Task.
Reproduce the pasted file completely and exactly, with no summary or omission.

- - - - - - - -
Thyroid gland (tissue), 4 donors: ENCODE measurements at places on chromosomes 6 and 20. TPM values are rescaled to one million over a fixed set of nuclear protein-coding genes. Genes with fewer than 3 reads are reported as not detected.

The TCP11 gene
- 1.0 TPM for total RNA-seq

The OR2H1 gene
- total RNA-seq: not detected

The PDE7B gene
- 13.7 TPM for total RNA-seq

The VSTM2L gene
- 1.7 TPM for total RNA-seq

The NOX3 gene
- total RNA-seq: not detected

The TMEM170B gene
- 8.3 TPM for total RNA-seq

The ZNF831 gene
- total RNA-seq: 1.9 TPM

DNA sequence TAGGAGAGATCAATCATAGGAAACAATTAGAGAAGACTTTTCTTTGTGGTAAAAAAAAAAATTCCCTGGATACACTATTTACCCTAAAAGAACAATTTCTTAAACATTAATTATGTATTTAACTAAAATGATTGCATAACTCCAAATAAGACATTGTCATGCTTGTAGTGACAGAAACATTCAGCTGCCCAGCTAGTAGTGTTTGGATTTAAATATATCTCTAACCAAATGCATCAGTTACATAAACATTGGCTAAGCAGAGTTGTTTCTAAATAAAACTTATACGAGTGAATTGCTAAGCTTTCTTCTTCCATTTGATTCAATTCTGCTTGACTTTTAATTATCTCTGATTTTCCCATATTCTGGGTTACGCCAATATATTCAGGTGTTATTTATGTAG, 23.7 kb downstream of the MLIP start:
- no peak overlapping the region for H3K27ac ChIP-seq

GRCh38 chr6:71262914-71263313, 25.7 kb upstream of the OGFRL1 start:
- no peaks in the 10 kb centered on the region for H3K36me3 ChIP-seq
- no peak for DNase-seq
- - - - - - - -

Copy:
Thyroid gland (tissue), 4 donors: ENCODE measurements at places on chromosomes 6 and 20. TPM values are rescaled to one million over a fixed set of nuclear protein-coding genes. Genes with fewer than 3 reads are reported as not detected.

The TCP11 gene
- 1.0 TPM for total RNA-seq

The OR2H1 gene
- total RNA-seq: not detected

The PDE7B gene
- 13.7 TPM for total RNA-seq

The VSTM2L gene
- 1.7 TPM for total RNA-seq

The NOX3 gene
- total RNA-seq: not detected

The TMEM170B gene
- 8.3 TPM for total RNA-seq

The ZNF831 gene
- total RNA-seq: 1.9 TPM

DNA sequence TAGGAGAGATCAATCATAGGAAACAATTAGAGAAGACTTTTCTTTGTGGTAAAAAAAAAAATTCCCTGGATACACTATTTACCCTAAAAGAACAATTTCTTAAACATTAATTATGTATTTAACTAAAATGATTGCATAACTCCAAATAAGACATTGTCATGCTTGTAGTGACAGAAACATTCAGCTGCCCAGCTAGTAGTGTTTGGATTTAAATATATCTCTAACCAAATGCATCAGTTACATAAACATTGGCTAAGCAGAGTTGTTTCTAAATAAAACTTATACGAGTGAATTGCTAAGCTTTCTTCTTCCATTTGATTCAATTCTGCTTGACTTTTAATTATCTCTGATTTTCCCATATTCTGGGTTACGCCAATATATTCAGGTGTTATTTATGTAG, 23.7 kb downstream of the MLIP start:
- no peak overlapping the region for H3K27ac ChIP-seq

GRCh38 chr6:71262914-71263313, 25.7 kb upstream of the OGFRL1 start:
- no peaks in the 10 kb centered on the region for H3K36me3 ChIP-seq
- no peak for DNase-seq